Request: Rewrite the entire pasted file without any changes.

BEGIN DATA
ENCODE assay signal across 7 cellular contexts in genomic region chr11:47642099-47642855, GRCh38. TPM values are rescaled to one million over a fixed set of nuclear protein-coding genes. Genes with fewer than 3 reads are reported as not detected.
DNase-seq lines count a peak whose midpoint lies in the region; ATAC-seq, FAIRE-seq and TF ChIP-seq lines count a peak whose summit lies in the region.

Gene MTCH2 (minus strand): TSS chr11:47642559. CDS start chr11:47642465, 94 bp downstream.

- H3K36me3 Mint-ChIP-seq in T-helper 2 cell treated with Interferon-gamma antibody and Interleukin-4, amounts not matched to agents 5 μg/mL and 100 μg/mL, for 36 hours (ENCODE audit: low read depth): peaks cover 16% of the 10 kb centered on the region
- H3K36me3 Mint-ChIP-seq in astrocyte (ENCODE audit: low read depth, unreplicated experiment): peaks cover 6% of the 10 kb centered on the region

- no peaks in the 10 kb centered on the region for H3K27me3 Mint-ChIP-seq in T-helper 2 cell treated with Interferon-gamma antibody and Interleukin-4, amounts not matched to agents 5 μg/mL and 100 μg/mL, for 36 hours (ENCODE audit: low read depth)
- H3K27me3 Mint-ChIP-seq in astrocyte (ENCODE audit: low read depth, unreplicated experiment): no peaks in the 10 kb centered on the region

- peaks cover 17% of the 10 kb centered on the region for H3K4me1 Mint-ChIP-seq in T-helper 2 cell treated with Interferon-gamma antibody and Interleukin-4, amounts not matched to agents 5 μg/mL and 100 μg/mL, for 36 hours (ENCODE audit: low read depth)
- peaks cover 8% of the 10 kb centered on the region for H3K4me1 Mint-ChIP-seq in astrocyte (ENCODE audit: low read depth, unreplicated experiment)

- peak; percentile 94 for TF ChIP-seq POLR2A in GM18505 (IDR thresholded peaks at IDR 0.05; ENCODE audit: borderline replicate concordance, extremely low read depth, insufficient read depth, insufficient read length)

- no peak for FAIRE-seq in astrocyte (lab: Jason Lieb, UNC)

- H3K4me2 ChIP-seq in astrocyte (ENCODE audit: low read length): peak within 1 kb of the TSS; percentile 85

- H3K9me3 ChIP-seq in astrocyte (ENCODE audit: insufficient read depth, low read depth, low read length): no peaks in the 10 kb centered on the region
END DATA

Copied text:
ENCODE assay signal across 7 cellular contexts in genomic region chr11:47642099-47642855, GRCh38. TPM values are rescaled to one million over a fixed set of nuclear protein-coding genes. Genes with fewer than 3 reads are reported as not detected.
DNase-seq lines count a peak whose midpoint lies in the region; ATAC-seq, FAIRE-seq and TF ChIP-seq lines count a peak whose summit lies in the region.

Gene MTCH2 (minus strand): TSS chr11:47642559. CDS start chr11:47642465, 94 bp downstream.

- H3K36me3 Mint-ChIP-seq in T-helper 2 cell treated with Interferon-gamma antibody and Interleukin-4, amounts not matched to agents 5 μg/mL and 100 μg/mL, for 36 hours (ENCODE audit: low read depth): peaks cover 16% of the 10 kb centered on the region
- H3K36me3 Mint-ChIP-seq in astrocyte (ENCODE audit: low read depth, unreplicated experiment): peaks cover 6% of the 10 kb centered on the region

- no peaks in the 10 kb centered on the region for H3K27me3 Mint-ChIP-seq in T-helper 2 cell treated with Interferon-gamma antibody and Interleukin-4, amounts not matched to agents 5 μg/mL and 100 μg/mL, for 36 hours (ENCODE audit: low read depth)
- H3K27me3 Mint-ChIP-seq in astrocyte (ENCODE audit: low read depth, unreplicated experiment): no peaks in the 10 kb centered on the region

- peaks cover 17% of the 10 kb centered on the region for H3K4me1 Mint-ChIP-seq in T-helper 2 cell treated with Interferon-gamma antibody and Interleukin-4, amounts not matched to agents 5 μg/mL and 100 μg/mL, for 36 hours (ENCODE audit: low read depth)
- peaks cover 8% of the 10 kb centered on the region for H3K4me1 Mint-ChIP-seq in astrocyte (ENCODE audit: low read depth, unreplicated experiment)

- peak; percentile 94 for TF ChIP-seq POLR2A in GM18505 (IDR thresholded peaks at IDR 0.05; ENCODE audit: borderline replicate concordance, extremely low read depth, insufficient read depth, insufficient read length)

- no peak for FAIRE-seq in astrocyte (lab: Jason Lieb, UNC)

- H3K4me2 ChIP-seq in astrocyte (ENCODE audit: low read length): peak within 1 kb of the TSS; percentile 85

- H3K9me3 ChIP-seq in astrocyte (ENCODE audit: insufficient read depth, low read depth, low read length): no peaks in the 10 kb centered on the region